A Participant Story
Published January 2018
The Pivotal Moment for Tom
I lost my wife to Lymphoma in 2009 after being diagnosed in 1999. We discovered her vitamin D level was 9 ng/ml, while mine was in the 50s ng/ml in 2008. This was the first time our vitamin D blood level was measured. We had lived together for over four decades and ate the same food and had the same lifestyle, but she didn’t play golf and was sun shy due to the fact she was a blue-eyed blond.
That started my quest to learn about the value of vitamin D. Shortly thereafter I attended a Grassrootshealth Vitamin D seminar (La Jolla, Scripps Institute, April 2010, view videos here) and my eyes were opened.
Improved Health through Vitamin D Sufficiency
About 2010, I met Gail online. We had both lost our life partners and found we had much in common. At that time her vitamin D blood value was 19 ng/ml. She was struggling with diabetes, fibromyalgia and a bit of depression and was taking Prozac.
I helped Gail get on a vitamin D regimen. Currently, she takes 5,000 IU’s/day and enjoys the sun at the pool. Today, Gail’s vitamin D blood level exceeds 60 ng/ml as does mine. Her health has improved. Now she is marginally Type 2 Diabetic with an A1C of 6.1. Fibromyalgia is in remission and she is off Prozac.
Using Vitamin D for Faster Recovery from Surgery
This year Gail had a triple bypass heart surgery. We boosted her vitamin D3 intake with 50,000 IU several times before and after her surgery. She took 50,000 IU vitamin D three times a week for the two weeks before and after her surgery (we even had to sneak it into the hospital). After her hospital release, pain management was simple and consisted of a total of three Schedule II pain pills. Her recovery was rapid and without any serious problems. This October she got a clean bill of health from her cardiac physician at the Mayo Clinic.
This summer, I had hernia surgery and handled the vitamin D issue in the same manner. Again pain management was confined to a few Schedule II pain pills after hospital release which was just an overnight event. Two weeks later I checked in with the surgeon and his comment was, “You have done remarkably well!” The research has been done and the science is there that low vitamin D blood levels make recovery from surgery more complicated and boosting vitamin D blood levels decreases the need for pain pills and speeds recovery. (Watch this Mayo Clinic video and see associated paper below.)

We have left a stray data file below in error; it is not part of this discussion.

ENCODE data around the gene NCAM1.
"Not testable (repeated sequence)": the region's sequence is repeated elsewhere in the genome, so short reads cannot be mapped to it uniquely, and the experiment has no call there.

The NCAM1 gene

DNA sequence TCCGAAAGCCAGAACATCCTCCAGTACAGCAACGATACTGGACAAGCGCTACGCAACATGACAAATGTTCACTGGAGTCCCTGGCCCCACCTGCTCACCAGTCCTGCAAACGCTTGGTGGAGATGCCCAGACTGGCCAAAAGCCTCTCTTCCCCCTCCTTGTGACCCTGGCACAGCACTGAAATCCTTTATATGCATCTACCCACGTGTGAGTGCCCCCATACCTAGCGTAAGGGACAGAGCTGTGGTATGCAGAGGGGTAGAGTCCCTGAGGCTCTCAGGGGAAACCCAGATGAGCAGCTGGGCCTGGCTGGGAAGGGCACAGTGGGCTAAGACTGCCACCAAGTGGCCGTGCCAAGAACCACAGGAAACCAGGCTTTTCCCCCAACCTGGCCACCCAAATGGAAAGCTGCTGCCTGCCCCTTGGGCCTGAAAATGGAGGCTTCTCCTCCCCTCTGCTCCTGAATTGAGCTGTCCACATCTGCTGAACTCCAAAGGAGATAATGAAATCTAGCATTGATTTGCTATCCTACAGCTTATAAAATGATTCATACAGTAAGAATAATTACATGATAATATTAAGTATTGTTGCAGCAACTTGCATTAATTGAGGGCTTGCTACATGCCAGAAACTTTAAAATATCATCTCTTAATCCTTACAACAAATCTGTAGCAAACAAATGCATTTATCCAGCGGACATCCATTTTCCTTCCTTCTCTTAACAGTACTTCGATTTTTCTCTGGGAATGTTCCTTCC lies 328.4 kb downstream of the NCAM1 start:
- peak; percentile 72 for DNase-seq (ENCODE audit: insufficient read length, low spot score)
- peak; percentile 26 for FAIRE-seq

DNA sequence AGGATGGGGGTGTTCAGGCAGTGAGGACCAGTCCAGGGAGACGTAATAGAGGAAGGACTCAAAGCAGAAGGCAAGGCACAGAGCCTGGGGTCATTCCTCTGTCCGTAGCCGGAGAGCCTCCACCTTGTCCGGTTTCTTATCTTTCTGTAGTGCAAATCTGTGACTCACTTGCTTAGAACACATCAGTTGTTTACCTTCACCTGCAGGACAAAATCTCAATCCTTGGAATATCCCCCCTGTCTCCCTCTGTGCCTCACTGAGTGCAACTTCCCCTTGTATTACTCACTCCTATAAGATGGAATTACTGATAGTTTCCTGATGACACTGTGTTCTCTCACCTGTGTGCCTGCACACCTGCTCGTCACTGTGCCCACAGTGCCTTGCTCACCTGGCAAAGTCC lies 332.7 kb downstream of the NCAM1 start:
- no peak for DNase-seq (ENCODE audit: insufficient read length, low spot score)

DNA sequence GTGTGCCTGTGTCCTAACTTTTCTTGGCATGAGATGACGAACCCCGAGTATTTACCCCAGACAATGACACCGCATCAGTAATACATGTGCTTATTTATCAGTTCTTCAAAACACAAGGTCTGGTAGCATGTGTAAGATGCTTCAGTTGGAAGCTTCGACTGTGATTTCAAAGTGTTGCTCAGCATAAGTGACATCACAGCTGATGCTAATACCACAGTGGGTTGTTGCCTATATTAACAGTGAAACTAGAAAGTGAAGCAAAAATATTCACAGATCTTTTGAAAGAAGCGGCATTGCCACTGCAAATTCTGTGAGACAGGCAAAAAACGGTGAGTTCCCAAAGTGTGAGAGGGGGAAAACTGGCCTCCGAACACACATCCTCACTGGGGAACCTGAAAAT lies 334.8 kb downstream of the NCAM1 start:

Tom’s Advice – Test!
Those suffering from chronic pain could benefit from boosting their Vitamin D blood level over 50 ng/ml (125 nmol/L). The opioid crisis we are experiencing in the US can be ameliorated if all those with chronic pain test their vitamin D level.
The research points to this as being a benefit, but of course, we know that there are many causes of chronic pain and boosting vitamin D is not a cure-all, but it can be a benefit to many.
The Endocrine Society recommends that anyone with a chronic disease should test their vitamin D blood level (view list of conditions which make patients candidates for vitamin D screening). Over 50% of the US population is at a higher risk for illness due to low vitamin D blood levels.
Tom’s Thoughts on Why Vitamin D Hasn’t Hit the Mainstream
My research has shown me that vitamin D plays a role in over 3,000 genes throughout the body. Our challenge is to have our medical institutions change their views on the value of vitamin D. This will not happen unless there is a recognition of the fact that cellular health depends on having an adequate intake of nutrients in the American diet without the addition of trace toxins which are laced into all the processed foods that the majority of Americans are consuming.
Bottom line is that the current American lifestyle is being driven by a food system that has the focus of maximizing their profitability at the expense of the American public. We can’t continue down this path and medicine must speak up on this issue.
Carole Baggerly and GrassrootsHealth have gotten the consensus of 48 worldwide vitamin D researchers on the appropriate vitamin D level for disease prevention (40-60 ng/ml, 100-150 nmol/L), it is time for the world to listen!
D*action Supporter since 2008
Prevalence and clinical correlates of vitamin D inadequacy among patients with chronic pain
Turner et al.
Evaluation, Treatment, and Prevention of Vitamin D Deficiency: an Endocrine Society Clinical Practice Guideline
Michael F. Holick et al.
The Journal of Clinical Endocrinology & Metabolism